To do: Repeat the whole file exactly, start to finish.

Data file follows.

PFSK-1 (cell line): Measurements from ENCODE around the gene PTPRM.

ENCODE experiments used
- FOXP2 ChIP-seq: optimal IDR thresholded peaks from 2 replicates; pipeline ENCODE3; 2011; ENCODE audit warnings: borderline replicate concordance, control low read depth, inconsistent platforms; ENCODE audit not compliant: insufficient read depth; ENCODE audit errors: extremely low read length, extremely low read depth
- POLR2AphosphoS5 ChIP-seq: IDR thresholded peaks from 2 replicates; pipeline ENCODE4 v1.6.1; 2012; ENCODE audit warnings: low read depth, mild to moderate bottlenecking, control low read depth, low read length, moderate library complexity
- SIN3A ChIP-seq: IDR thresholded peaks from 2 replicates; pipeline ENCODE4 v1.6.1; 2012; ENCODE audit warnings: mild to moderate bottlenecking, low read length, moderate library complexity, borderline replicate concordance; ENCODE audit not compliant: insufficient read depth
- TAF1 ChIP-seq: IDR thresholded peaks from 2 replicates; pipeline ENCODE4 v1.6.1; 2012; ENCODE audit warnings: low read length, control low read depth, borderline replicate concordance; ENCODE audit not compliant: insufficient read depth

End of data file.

PFSK-1 (cell line): Measurements from ENCODE around the gene PTPRM.

ENCODE experiments used
- FOXP2 ChIP-seq: optimal IDR thresholded peaks from 2 replicates; pipeline ENCODE3; 2011; ENCODE audit warnings: borderline replicate concordance, control low read depth, inconsistent platforms; ENCODE audit not compliant: insufficient read depth; ENCODE audit errors: extremely low read length, extremely low read depth
- POLR2AphosphoS5 ChIP-seq: IDR thresholded peaks from 2 replicates; pipeline ENCODE4 v1.6.1; 2012; ENCODE audit warnings: low read depth, mild to moderate bottlenecking, control low read depth, low read length, moderate library complexity
- SIN3A ChIP-seq: IDR thresholded peaks from 2 replicates; pipeline ENCODE4 v1.6.1; 2012; ENCODE audit warnings: mild to moderate bottlenecking, low read length, moderate library complexity, borderline replicate concordance; ENCODE audit not compliant: insufficient read depth
- TAF1 ChIP-seq: IDR thresholded peaks from 2 replicates; pipeline ENCODE4 v1.6.1; 2012; ENCODE audit warnings: low read length, control low read depth, borderline replicate concordance; ENCODE audit not compliant: insufficient read depth